Complainant contends that the Domain Name, which was registered on September 20, 2002, is confusingly similar to Complainant’s Marks because the words ” davandi” and ” davanti” are virtually phonetically identical.

Complainant asserts that Respondent has filed two United States federal trade mark applications for the mark DAVANDI (serial nos. 87788220 and 88284024):

(a) The first application was filed on February 7, 2018 in Class 011 for bicycle helmets in Class 009 and bicycle lights. The United States Patent and Trade Mark Office (“USPTO”) declined the application on December 10, 2018, stating that the DAVANDI mark was confusingly similar to Complainant’s Marks.

(b) The second application, which is identical to the mark covered by the first application, was filed on January 31, 2019 in Class 011 for brackets specially adapted for use as mobile phone holders, holders for mobile phones, and bicycle helmets in Class 009, and bicycle lights.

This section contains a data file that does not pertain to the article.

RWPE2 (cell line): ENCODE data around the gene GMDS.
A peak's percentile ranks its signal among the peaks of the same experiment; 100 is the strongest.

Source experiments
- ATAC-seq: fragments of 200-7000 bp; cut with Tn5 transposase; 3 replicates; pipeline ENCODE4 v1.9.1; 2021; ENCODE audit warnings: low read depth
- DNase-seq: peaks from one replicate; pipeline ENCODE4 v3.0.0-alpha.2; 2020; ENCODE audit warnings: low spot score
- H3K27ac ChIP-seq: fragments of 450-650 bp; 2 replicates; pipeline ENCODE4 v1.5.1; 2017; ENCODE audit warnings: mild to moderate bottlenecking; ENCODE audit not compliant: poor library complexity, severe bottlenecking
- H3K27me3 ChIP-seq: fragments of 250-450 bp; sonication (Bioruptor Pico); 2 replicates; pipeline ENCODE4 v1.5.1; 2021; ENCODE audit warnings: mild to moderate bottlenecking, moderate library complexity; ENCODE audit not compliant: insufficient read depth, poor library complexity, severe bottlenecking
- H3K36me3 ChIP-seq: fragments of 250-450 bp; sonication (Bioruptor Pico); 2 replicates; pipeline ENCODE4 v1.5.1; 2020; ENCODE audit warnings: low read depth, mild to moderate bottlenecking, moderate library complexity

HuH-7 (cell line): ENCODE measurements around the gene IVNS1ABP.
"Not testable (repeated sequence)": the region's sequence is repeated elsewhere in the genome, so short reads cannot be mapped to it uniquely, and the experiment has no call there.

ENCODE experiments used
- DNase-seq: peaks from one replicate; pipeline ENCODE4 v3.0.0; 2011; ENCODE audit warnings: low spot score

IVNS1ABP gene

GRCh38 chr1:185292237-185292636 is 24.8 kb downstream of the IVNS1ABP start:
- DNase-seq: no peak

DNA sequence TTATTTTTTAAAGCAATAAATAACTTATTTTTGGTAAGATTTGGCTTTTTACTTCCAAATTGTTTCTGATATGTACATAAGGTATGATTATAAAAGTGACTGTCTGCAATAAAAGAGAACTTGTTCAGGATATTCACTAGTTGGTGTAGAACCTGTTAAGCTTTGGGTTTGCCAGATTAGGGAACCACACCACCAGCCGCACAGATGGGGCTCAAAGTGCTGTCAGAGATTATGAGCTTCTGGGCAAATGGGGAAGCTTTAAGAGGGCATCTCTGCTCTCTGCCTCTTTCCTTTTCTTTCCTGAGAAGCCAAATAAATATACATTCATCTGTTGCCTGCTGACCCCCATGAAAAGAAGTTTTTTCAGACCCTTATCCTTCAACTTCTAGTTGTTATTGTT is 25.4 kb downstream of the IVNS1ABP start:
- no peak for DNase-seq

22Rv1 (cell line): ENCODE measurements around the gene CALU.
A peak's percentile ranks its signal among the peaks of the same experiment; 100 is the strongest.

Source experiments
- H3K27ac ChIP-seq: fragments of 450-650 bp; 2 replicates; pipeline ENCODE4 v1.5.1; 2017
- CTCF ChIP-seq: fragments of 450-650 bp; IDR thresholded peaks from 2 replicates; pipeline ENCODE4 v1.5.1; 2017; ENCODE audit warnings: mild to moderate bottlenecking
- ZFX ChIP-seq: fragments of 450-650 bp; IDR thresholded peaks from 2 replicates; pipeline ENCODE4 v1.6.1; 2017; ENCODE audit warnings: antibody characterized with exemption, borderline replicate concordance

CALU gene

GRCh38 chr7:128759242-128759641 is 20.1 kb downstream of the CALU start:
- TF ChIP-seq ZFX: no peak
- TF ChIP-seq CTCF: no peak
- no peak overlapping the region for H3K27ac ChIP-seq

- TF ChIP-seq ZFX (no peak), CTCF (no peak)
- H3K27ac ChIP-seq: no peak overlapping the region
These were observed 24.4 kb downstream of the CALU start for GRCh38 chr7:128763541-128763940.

Complainant contends that Respondent filed the second application knowing that it did not have Complainant’s consent to register or use the DAVANDI mark.

Complainant notes that although the Domain Name is owned by TeamObsidian LLC, the following message is displayed at the top of the <davandi.com> home page: “Team Obsidian BECOMES DAVANDI”. Complainant believes that Respondent, Calin Domuta, is the owner of or otherwise affiliated with TeamObsidian LLC.

Complainant contends that according to its research of the Wayback Machine, the Domain Name was used by a website design and development firm from 2002 to 2007, after which the Domain Name was largely dormant for a number of years. It states that Respondent’s website does not appear until January 12, 2019.